Change Is In The Air For Roger Penske

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Change Is In
Roger Penske announced his acquisition of Indianapolis Motor Speedway and the NTT IndyCar Series on Monday. (IMS photo)

INDIANAPOLIS — Next year’s Indianapolis 500 will, no doubt, be a very different experience for motorsports business mogul and veteran NTT IndyCar Series team owner Roger Penske.

It has to be, considering Penske’s announcement on Monday that Penske Corp. is purchasing Hulman & Co., the NTT IndyCar Series and Indianapolis Motor Speedway, the site of the tour’s biggest event.

The 2020 season will therefore bring a host of changes with it for the 82-year-old Penske, as he transitions from solely being a car owner in Indy car racing to becoming the steward that takes the sport into its much-heralded future.

He addressed one of those major changes — as well as outlining some of his immediate plans at IMS — during Monday’s press conference revealing the IndyCar and IMS ownership change to the public.

“What I plan to do tomorrow, ironically, is to walk the entire facility and strategically sit down with the existing team and get their top 10 (things to do),” Penske explained. “I always like to work from a top 10 and see the things that we can do to make it fan-friendly. From a competitive perspective, I’m planning to step down from being a strategist on the pit box. You won’t see me there on race day. I think I’ve got a bigger job to do now, is to try to see how we can build the series to the next level. It will be nice to bring another car manufacturer in. I know Jay Frye is working on that, as far as can we have someone else come in to join the series.

“When you look at the speedway itself, the investment with the $100 million that was put in a few years ago before the 100th (Indianapolis 500), I think we’ve seen a tremendous change. … This is a great asset,” he added. “This business is not broken. This is a great business and the leadership team that’s been here has done an outstanding job and what we want to do is be a support tool.

“We bought Michigan Speedway in 1973; it was bankrupt. We built California. We help with the promotion of the Grand Prix in Detroit. This (the business of motorsports) is in our DNA, and I think with input from the media, input from our sponsor partners and all the teams and I had a chance to talk to most of the teams today. We’re looking forward to getting together with the car owners and seeing what we can do to make IndyCar even stronger. That’s something that is a priority for me.”

Penske called strategy for Helio Castroneves for the second half of Castroneves’ long Indy car career, and more recently has been atop the pit box for Will Power since Castroneves’ move to IMSA sports car racing with the Acura Team Penske program in the WeatherTech SportsCar Championship.

Now, though, Penske’s business-savvy will take center stage as he works to grow the Indianapolis 500 and American open-wheel racing as a whole back to the glory it basked in several decades earlier.

“Number one, I want to be sure that we’re as good as we’ve been, and I’m going to count on this team here. Remember, I’m going to be the new guy in town, so we’re going to take those plans and see if we can add anything to it that makes it better,” said Penske of the Indianapolis 500. “I don’t think you build a business overnight. This didn’t get to 300,000 (attendees) in three or four years, so we have to be rational on our investment.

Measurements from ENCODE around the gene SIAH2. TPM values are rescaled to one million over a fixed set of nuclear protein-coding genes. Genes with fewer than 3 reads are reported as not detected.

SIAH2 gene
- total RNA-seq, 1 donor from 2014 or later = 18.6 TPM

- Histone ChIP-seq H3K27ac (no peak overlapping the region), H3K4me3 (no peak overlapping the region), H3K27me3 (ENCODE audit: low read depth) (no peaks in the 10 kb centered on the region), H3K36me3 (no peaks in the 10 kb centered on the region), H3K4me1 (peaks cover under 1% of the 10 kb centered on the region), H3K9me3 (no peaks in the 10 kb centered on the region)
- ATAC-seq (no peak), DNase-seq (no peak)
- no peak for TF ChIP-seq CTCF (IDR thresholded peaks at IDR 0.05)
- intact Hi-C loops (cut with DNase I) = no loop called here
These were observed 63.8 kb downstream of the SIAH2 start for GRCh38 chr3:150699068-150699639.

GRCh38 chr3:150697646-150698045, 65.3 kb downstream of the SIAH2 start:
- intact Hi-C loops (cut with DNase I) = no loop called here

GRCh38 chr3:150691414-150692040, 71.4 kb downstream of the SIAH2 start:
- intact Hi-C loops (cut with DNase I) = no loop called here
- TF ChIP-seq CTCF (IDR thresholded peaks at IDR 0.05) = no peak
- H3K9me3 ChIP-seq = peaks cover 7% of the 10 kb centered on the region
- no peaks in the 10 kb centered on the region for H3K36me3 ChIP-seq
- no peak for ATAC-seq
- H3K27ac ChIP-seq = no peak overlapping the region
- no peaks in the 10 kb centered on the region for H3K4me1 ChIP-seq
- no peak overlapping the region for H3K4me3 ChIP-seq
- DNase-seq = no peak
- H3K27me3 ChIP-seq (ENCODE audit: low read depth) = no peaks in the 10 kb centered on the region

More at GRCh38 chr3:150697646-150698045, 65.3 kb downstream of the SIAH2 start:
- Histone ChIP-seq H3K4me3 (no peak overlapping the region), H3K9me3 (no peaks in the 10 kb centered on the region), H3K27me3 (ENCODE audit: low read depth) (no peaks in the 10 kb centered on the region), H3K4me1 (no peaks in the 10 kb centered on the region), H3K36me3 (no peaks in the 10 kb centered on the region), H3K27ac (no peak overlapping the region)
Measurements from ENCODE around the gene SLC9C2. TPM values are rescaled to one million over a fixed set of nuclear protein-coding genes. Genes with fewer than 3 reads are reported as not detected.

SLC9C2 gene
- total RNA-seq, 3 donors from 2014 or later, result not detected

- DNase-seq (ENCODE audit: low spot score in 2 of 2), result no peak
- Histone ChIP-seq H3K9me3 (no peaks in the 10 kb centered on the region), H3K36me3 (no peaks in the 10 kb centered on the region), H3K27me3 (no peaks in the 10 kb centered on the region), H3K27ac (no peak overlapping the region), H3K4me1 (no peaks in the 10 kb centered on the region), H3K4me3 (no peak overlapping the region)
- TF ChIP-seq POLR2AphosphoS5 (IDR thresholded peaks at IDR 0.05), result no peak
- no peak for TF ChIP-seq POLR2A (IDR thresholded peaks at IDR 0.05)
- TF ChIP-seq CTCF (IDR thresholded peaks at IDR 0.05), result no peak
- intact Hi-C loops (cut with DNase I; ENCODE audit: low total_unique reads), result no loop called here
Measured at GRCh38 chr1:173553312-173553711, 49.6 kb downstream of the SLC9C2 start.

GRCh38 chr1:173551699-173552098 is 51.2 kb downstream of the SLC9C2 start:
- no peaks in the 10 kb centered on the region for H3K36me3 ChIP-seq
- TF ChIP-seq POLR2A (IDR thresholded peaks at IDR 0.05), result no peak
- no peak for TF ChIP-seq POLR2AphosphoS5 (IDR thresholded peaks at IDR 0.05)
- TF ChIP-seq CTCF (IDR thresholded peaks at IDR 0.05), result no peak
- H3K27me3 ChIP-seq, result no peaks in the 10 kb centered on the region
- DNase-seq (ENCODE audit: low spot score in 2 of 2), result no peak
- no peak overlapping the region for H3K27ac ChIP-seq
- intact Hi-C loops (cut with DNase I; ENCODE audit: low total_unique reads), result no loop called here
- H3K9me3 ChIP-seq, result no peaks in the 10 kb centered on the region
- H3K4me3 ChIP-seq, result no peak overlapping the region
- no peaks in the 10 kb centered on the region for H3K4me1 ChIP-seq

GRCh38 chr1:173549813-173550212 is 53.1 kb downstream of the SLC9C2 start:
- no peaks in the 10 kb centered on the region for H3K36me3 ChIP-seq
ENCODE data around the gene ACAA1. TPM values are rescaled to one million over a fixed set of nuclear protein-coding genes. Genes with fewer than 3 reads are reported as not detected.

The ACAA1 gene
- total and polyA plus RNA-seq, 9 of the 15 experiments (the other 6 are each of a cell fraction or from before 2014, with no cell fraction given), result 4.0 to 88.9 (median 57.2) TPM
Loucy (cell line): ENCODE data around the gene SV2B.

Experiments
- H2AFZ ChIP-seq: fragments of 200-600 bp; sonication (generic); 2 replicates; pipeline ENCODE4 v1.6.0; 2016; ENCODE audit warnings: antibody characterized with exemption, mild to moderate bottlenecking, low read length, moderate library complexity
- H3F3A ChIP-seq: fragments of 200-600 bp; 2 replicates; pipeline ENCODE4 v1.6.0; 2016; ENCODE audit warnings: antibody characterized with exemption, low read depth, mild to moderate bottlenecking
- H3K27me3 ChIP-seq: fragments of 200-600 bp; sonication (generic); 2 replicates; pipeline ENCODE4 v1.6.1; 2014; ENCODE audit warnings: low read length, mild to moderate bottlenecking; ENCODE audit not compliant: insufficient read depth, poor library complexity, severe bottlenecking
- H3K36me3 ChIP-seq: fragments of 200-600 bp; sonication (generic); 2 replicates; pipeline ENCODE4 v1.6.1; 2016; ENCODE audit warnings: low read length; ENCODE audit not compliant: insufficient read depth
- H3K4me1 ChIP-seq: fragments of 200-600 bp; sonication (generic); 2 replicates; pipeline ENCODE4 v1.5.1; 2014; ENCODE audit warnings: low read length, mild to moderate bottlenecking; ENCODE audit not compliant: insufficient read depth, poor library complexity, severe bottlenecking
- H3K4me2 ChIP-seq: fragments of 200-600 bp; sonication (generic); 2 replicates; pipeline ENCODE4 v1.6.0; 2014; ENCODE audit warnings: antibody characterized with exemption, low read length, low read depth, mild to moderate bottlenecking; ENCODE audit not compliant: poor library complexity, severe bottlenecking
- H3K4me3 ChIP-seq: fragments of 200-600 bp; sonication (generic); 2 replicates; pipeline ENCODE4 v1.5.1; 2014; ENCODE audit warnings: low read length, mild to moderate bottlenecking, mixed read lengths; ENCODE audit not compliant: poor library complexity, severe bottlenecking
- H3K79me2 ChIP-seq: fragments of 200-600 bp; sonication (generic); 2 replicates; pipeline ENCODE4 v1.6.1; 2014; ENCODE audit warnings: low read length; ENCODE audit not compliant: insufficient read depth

“But we’re interested in economic development in the community and the Hoosiers that support this all over the state want to see this become and still be the iconic race of the world. So we’re going to do this a step at a time and build all this as we go along.”

With such an investment now at his fingertips, Penske will have a lot of juggling to do as he balances his NASCAR, IndyCar, IMSA sports car and Australian Supercars properties.

Such a portfolio, he noted, is going to have his already-busy schedule even busier going forward.

“I don’t know if there’s any more weekends than 52, but if there are, I’ll probably fill them up with some racing opportunities,” Penske quipped. “I tell my wife that this is my fishing trip and golf game. My golf game is not good these days anyhow. But I spent a lot of time at the tracks. I love it. I want to be there, and I think that’s a knowledge base for me, too. I’ll continue. The good news is that it’s a short flight from Detroit to get to Indianapolis. We know a lot about it, and I think with the communications capabilities we have today, we can be connected from a business perspective.

“From a racing perspective, I’m committed 100 percent to our teams. We’ve got more than 500 people down in Mooresville where we have all our teams, and with Tim Cindric as our leader, I’ll be working with him just as I have in the past as we go forward. That part will not change at all.”

Monday’s announcement marked both a landmark day for the motorsports industry and for Penske.

And one thing is for sure, when the month of May rolls back around, there will certainly be plenty of change in the air at the most iconic racing facility in the world.